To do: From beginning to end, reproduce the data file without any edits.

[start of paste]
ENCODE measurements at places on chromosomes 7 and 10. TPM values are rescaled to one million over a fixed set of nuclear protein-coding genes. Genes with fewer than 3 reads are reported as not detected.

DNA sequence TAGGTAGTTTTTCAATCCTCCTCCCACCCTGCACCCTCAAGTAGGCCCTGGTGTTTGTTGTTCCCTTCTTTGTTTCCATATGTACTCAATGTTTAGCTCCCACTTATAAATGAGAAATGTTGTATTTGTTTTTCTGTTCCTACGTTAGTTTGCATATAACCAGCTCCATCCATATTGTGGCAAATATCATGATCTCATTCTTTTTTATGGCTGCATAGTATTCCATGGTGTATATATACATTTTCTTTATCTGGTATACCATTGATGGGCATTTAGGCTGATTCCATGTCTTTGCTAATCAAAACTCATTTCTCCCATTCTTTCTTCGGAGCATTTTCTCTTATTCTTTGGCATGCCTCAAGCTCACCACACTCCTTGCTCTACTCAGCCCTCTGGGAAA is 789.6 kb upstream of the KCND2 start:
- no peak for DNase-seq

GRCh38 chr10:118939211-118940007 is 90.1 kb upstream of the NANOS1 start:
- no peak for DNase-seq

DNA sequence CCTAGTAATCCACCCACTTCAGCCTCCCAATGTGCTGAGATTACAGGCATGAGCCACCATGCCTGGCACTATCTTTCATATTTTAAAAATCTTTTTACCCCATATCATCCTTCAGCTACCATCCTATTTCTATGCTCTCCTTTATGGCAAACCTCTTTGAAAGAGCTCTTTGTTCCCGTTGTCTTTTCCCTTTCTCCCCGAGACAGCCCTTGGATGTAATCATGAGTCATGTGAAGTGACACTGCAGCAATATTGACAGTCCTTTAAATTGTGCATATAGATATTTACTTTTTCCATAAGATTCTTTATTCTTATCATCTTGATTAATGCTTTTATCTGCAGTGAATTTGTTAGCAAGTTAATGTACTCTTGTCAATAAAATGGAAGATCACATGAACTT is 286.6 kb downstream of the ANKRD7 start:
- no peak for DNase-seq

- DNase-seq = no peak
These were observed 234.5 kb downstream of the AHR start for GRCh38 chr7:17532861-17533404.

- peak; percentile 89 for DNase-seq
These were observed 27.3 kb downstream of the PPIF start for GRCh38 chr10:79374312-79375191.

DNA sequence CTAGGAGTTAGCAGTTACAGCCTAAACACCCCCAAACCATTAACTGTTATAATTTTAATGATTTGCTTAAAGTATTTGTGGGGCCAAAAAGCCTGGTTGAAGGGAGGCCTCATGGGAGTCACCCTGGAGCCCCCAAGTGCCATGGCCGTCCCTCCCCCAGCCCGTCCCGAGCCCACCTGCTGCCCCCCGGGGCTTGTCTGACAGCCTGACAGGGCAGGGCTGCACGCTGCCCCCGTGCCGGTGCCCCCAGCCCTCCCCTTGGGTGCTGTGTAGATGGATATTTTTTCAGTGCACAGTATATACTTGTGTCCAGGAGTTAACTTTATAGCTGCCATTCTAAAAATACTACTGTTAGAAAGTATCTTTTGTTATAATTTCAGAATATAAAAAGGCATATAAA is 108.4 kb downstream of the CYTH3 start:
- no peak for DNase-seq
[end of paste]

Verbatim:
ENCODE measurements at places on chromosomes 7 and 10. TPM values are rescaled to one million over a fixed set of nuclear protein-coding genes. Genes with fewer than 3 reads are reported as not detected.

DNA sequence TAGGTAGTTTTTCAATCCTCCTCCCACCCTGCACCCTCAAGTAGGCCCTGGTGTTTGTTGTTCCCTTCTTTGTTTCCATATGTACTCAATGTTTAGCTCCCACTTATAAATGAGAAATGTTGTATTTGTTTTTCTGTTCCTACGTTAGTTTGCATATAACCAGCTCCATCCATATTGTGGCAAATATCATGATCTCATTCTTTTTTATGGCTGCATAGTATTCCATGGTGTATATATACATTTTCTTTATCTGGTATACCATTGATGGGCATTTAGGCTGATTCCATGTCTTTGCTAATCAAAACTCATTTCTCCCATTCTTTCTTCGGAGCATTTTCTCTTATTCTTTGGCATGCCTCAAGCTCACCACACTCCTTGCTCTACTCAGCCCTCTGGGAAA is 789.6 kb upstream of the KCND2 start:
- no peak for DNase-seq

GRCh38 chr10:118939211-118940007 is 90.1 kb upstream of the NANOS1 start:
- no peak for DNase-seq

DNA sequence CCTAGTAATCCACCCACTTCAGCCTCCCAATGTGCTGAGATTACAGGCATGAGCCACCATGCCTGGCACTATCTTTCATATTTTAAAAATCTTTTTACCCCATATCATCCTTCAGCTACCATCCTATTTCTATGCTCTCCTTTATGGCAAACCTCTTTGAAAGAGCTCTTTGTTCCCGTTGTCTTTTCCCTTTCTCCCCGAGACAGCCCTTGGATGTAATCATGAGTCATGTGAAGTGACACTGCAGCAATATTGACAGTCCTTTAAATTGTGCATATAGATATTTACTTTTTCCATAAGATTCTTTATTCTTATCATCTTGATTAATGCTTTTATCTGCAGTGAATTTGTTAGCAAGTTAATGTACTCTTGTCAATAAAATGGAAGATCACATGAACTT is 286.6 kb downstream of the ANKRD7 start:
- no peak for DNase-seq

- DNase-seq = no peak
These were observed 234.5 kb downstream of the AHR start for GRCh38 chr7:17532861-17533404.

- peak; percentile 89 for DNase-seq
These were observed 27.3 kb downstream of the PPIF start for GRCh38 chr10:79374312-79375191.

DNA sequence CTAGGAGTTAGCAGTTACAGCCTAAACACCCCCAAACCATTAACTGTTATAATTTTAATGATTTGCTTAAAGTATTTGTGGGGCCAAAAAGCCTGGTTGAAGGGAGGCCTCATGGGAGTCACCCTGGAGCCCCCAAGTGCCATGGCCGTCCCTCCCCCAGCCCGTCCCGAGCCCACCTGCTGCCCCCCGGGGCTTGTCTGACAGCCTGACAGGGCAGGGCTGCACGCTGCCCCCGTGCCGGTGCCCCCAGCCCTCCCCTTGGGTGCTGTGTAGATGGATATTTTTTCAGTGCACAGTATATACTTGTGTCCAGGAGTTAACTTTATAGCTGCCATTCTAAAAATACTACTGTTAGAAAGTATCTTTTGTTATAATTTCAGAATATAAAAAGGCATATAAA is 108.4 kb downstream of the CYTH3 start:
- no peak for DNase-seq